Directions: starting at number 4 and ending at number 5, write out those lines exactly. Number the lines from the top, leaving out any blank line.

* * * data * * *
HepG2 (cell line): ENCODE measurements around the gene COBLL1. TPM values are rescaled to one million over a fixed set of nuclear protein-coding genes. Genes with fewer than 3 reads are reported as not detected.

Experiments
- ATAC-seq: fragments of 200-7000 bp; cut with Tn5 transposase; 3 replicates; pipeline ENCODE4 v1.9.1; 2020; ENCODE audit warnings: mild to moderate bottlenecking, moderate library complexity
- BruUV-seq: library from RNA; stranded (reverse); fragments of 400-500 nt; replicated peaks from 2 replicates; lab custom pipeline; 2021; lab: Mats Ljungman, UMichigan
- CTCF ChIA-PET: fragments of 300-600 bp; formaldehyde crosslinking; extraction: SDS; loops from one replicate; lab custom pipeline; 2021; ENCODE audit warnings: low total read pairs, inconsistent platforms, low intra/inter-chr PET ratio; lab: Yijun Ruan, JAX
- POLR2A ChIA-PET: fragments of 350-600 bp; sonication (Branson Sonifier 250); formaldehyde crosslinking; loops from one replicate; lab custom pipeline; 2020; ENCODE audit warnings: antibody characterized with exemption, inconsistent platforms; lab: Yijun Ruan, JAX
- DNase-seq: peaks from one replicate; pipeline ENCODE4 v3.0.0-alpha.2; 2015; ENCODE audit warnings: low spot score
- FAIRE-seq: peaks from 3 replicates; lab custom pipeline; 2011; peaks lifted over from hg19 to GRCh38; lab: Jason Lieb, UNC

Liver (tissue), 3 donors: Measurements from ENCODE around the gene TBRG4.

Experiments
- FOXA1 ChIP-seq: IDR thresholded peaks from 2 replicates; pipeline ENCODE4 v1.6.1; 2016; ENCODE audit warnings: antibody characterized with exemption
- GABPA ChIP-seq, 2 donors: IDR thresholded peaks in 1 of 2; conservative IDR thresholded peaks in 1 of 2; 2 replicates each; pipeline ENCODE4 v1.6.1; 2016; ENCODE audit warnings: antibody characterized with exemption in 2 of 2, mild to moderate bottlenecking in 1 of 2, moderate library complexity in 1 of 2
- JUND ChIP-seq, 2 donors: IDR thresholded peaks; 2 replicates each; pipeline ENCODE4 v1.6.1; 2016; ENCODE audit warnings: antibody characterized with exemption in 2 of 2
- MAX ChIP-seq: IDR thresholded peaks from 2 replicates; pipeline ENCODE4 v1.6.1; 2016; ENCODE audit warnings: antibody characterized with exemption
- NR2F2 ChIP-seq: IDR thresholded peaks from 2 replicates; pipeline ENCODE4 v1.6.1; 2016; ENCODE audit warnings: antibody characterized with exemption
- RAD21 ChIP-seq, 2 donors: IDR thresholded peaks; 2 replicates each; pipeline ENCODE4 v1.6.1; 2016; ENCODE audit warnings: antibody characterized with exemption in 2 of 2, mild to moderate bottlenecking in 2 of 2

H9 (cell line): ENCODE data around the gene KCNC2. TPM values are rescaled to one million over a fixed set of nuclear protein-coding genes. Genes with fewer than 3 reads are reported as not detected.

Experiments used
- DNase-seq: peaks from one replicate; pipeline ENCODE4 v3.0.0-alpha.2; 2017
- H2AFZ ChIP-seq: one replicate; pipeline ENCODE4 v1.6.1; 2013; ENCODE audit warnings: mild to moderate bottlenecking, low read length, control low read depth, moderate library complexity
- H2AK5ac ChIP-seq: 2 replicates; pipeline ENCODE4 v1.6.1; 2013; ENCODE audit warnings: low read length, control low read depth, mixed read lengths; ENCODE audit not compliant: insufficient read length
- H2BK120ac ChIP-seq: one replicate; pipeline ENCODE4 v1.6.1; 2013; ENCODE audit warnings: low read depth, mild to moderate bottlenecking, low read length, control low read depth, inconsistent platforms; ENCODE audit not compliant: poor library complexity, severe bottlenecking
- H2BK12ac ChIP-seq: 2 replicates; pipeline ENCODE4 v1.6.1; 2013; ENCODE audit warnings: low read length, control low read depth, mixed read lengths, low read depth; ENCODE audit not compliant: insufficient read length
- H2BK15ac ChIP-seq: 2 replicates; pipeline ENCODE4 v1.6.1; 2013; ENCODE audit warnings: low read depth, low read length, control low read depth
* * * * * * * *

- BruUV-seq: library from RNA; stranded (reverse); fragments of 400-500 nt; replicated peaks from 2 replicates; lab custom pipeline; 2021; lab: Mats Ljungman, UMichigan
- CTCF ChIA-PET: fragments of 300-600 bp; formaldehyde crosslinking; extraction: SDS; loops from one replicate; lab custom pipeline; 2021; ENCODE audit warnings: low total read pairs, inconsistent platforms, low intra/inter-chr PET ratio; lab: Yijun Ruan, JAX